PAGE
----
It's free for York Pass holders. If you are a member of English Heritage you are qualified for 15% discount. Currently the admissions are £8.50 for adults, £6 for children and £7 for concessions. And you are entitled to free entry to the centre at any time over the next 12 months. For more details please visit Jorvik Viking Centre official website.

Extra information:

Jorvik Viking Centre is located within the Coppergate Shopping Centre, just by St. Mary's Square and surrounded by many shops. Nearby you can also visit York Castle Museum, Clifford’s Tower, York Minster and National Railway Museum, just to name a few.

For more National Trust tourist sites please visit my articles below:

Bateman's: The Home of Rudyard Kipling

Knole: The Childhood Home of Vita Sackville-West

Chartwell: Home of Winston Churchill

Quebec House: the Childhood Home of General James Wolfe

For more English Heritage tourist sites please visit my articles below:

Seven reasons to visit Charles Darwin's Home

Dover Castle in England

Tags

Cliffords Tower, Famous Tourist Attractions In York, In The Medieval Ages, Jorvik Viking Centre, National Railway Museum, Places To Visit In York, The Exhibition Hall, Things To Do In York, Time Machine, Viking, Viking History, Viking People, York, York Castle Museum, York Minster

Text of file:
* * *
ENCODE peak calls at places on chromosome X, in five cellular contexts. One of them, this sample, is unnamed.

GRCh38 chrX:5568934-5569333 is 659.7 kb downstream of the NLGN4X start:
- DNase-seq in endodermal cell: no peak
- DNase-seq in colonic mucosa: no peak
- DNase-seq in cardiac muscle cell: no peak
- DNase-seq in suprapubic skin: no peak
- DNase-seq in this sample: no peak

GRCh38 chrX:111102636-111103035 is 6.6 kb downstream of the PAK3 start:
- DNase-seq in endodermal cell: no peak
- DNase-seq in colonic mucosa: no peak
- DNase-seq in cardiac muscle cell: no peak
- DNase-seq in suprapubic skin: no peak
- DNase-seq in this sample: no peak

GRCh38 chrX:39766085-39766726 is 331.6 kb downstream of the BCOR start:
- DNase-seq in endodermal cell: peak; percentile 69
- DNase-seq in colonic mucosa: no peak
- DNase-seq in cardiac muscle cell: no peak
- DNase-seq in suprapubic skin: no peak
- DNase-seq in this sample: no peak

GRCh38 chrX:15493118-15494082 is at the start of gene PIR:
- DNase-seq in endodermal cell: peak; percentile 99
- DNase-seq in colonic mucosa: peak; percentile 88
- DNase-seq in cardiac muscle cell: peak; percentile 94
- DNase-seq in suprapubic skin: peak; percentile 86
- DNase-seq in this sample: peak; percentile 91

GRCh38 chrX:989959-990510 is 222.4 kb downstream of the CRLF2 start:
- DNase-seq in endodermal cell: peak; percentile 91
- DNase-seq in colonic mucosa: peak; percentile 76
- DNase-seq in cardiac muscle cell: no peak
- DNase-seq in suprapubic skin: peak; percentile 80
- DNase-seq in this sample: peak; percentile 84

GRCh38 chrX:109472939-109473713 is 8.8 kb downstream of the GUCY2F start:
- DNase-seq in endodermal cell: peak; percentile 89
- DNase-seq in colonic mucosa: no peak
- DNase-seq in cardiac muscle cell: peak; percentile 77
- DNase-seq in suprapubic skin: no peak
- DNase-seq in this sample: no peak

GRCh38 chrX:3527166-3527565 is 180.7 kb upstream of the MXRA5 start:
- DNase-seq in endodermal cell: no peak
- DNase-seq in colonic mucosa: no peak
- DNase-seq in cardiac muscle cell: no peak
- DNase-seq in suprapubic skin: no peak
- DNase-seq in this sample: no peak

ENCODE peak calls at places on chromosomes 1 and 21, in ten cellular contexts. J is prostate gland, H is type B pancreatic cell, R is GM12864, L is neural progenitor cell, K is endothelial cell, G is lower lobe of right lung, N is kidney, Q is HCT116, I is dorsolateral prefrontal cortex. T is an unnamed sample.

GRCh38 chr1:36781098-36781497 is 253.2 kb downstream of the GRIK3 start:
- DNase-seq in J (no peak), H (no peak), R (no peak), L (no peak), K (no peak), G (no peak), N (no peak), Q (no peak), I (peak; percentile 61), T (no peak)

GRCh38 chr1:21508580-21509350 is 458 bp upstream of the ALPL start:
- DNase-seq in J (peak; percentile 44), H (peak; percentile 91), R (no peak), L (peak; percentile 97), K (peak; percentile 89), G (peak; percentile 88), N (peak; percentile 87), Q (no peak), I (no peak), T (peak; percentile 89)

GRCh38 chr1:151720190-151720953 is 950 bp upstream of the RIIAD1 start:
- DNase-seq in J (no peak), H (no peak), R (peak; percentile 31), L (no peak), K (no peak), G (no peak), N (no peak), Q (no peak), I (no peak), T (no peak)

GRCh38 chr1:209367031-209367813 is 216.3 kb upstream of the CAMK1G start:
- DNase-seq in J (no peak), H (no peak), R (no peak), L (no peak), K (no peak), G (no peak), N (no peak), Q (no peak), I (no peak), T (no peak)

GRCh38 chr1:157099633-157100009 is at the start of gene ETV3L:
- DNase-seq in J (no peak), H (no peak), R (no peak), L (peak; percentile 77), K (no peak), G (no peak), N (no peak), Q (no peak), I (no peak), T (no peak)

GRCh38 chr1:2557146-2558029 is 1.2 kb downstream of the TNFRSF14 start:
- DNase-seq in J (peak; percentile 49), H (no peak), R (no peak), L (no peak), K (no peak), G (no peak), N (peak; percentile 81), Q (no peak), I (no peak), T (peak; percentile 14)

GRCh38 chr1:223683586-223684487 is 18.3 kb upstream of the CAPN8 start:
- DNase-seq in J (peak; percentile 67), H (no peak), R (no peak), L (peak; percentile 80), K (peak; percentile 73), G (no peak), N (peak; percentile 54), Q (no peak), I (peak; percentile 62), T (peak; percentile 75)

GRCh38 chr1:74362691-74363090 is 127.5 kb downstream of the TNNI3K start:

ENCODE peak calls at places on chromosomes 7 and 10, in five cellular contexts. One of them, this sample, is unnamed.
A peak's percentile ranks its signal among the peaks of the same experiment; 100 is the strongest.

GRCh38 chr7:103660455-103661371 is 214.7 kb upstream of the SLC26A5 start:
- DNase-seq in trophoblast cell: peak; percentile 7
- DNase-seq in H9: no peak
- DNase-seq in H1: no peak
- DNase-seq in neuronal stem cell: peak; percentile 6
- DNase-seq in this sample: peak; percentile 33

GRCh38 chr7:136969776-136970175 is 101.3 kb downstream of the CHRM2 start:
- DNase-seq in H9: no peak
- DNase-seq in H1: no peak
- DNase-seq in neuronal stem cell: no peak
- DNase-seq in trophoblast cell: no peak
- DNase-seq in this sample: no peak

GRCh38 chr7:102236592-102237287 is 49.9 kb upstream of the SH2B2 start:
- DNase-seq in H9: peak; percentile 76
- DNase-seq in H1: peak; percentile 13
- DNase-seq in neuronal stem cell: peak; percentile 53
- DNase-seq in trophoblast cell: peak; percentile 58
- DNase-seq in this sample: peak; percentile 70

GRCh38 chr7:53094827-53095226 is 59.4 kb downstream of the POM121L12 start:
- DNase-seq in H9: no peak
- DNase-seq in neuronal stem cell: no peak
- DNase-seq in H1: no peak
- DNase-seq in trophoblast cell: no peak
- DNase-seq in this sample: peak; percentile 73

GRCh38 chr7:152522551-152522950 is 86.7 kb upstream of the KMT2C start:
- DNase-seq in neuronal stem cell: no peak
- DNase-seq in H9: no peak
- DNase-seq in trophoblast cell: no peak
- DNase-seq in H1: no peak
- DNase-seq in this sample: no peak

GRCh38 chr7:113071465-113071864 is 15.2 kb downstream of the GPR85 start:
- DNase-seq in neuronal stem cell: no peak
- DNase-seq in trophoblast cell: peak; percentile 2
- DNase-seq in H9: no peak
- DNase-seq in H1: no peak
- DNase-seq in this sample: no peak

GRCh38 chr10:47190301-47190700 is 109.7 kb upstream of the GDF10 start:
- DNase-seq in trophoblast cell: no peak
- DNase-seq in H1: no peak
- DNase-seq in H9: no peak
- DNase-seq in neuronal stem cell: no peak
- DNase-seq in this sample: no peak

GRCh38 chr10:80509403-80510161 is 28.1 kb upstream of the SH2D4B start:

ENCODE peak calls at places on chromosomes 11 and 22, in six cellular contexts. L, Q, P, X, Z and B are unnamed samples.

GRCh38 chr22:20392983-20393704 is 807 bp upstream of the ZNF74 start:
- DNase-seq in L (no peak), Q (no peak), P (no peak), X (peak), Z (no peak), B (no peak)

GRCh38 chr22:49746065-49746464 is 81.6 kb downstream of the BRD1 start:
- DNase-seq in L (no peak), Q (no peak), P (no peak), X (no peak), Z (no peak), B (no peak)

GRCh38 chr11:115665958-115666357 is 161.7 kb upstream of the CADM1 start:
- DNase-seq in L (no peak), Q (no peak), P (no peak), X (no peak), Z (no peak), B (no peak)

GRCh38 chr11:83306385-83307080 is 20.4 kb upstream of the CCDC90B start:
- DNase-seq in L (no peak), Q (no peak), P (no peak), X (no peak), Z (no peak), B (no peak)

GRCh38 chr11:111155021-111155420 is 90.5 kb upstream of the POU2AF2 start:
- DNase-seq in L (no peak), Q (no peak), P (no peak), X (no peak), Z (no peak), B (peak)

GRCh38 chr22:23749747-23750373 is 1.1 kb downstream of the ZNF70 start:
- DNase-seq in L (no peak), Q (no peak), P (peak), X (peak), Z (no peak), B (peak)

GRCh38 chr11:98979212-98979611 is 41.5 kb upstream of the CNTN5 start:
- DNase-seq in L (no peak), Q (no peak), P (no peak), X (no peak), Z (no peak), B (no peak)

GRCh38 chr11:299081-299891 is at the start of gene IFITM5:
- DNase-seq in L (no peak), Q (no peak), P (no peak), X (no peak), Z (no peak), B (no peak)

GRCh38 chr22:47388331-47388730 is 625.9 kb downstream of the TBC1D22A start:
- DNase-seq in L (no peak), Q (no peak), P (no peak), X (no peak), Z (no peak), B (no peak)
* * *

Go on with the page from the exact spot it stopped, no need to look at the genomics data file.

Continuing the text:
Meet the author

author avatar Blossom S
Blossom S is a writer and economist from the United Kingdom. She likes writing and travelling.

Her articles are published on ciao and dooyoo under the username of happysh2009;

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Comments

author avatar Delicia Powers
19th Apr 2011 (#)

Wonderful, I have been and would love to revisit one day, thanks Blossom!

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author avatar Carol
19th Apr 2011 (#)

Very interesting review, many thanks.

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author avatar Jerry Walch
19th Apr 2011 (#)

I haven't been there yet but I just put it on my "Bucket List."

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author avatar Songbird B
19th Apr 2011 (#)

Would love to go to this, though York is quite a distance from where I live.. I love 'Living History', and think that this is so important for children to experience. They would never forget it....Great, great review, Blossom!

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author avatar Retired
22nd Apr 2011 (#)

I really enjoyed this outstanding article. Thanks!

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author avatar Md Rezaul Karim
22nd Dec 2011 (#)

I like the Vikings expeditions.

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author avatar Helen
1st Feb 2012 (#)

York, the most important city in the North of England was invaded by Vikings from the late 8th to the mid-11th century. The<a href="http://www.jorvikcentre.com/About-Jorvik-Centre">Jorvik Centre</a> demonstrates this with some great historic findings and exhibitions. During their stay they built a small city where Jorvik Viking Centre is just on the very site.

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author avatar Helen
1st Feb 2012 (#)

Visit www.jorvikcentre.com